• Clearly show the total of those values separately. 

Simplified VAT invoice – with example

You can issue a simplified VAT invoice to your customer if you make a sale of goods or services for £250 or less (including VAT). 

A simplified VAT invoice is a basic invoice version that shows the total amount to be paid by the customer. It only shows: 

  • Seller’s name, address, and VAT registration number. 
  • A clear description of the goods or services supplied. 
  • The date of supply. 
  • If the sale includes items at different VAT rates, then for each individual item it shows: 
  • The VAT rate was applied. 
  • Total price including VAT. 

Simplified Invoice

Modified VAT invoices – with example

If your customer agrees, you can issue them a modified invoice supposing you provided them with goods or services that exceed £250 plus VAT. These invoices show the VAT inclusive amounts (rather than the VAT exclusive values) for each standard rate or reduced rate item.  

It is just like the full VAT invoice, but the foot of the invoice will show:  

  • The value of exempt items on the invoice. 
  • The value of zero-rated items that are on the invoice. 
  • VAT payable on those items. 
  • Value of those items excluding VAT. 

Modified invoice

Electronic Invoices (E-invoicing)

HMRC does not prohibit you and your supplier from exchanging invoice documents in an integrated electronic format. You do not need to inform HMRC if you plan to issue, receive, or store invoices electronically – provided the invoices meet the legal qualifications.  

Self-billing invoices

To understand what to do if your customer prepares an invoice instead and gives you a copy – read our detailed Self-billing article here.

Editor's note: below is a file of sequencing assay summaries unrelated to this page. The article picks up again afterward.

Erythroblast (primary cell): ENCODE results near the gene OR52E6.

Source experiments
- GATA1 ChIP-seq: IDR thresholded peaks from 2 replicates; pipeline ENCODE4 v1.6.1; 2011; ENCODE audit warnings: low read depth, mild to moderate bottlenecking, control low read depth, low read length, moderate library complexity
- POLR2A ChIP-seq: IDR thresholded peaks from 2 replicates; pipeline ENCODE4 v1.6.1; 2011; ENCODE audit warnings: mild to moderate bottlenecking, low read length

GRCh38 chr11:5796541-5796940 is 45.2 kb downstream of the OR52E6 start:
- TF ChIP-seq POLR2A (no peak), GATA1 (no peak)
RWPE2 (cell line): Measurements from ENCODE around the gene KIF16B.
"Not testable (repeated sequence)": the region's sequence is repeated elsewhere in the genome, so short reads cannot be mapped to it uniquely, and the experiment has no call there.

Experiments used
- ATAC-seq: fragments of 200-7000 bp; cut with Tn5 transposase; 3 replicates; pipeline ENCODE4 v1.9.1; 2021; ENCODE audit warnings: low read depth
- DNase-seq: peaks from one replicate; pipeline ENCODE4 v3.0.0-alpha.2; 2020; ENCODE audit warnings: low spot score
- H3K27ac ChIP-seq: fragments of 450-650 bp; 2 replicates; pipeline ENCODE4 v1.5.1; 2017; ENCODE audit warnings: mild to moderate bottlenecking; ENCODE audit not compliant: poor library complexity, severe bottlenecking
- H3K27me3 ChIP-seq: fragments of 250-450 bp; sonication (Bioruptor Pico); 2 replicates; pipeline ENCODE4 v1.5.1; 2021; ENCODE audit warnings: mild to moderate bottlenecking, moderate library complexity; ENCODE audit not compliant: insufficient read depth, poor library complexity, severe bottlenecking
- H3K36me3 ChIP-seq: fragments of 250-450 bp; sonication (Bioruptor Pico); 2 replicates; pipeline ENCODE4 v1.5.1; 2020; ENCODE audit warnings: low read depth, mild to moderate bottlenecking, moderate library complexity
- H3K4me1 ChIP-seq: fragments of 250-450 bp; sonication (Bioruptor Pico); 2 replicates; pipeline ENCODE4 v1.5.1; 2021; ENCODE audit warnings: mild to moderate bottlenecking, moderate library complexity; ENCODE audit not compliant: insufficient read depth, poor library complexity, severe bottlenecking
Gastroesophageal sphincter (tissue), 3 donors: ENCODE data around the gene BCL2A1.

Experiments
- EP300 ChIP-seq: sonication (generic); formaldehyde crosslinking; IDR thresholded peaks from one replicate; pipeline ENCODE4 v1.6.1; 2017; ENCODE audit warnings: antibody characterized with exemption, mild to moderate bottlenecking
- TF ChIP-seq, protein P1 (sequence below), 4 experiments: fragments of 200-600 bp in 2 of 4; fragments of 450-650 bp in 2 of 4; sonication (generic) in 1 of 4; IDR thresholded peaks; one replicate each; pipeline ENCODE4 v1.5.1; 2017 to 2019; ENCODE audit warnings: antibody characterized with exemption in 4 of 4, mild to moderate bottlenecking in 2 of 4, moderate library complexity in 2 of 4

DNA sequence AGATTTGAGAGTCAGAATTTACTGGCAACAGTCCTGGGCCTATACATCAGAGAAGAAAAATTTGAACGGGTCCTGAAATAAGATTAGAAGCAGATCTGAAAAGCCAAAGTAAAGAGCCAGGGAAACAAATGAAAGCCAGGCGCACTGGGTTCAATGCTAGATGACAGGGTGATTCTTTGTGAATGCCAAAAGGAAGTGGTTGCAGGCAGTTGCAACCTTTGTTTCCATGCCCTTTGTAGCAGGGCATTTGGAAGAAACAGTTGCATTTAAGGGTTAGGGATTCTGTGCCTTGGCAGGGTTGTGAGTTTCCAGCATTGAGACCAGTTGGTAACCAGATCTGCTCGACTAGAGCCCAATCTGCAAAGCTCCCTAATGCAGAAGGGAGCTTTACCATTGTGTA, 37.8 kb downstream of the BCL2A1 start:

Should an invoice always be in the name of the business? 

A tax invoice must show the correct name of the business – it acts as proof that goods or services were sold to you. 

However, if your invoice is not – you must give HMRC alternative evidence of the taxable supply available to support the deduction. 

Are credit card and debit card receipts and invoices allowable? 

No, credit card and debit card receipts do not have details of: 

  • What was purchased 
  • Do not show that the purchases are wholly and exclusively for your business. 
  • Do not have a split on the VAT account if you are VAT-registered. 

It is crucial to be cautious on invoices if you sell products or services with different VAT rates. If you need help with your accounting, bookkeeping and VAT – call us at 02033 259 341. 


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Information provided on the site is merely guidance that may change in line with UK law and regulations. Users must not consider this to be financial advice or their sole resource when making any financial decision. Spondoo is a trading name for Accounting SQL Limited, authorised & license accounting firm under the Institute of Financial Accountants.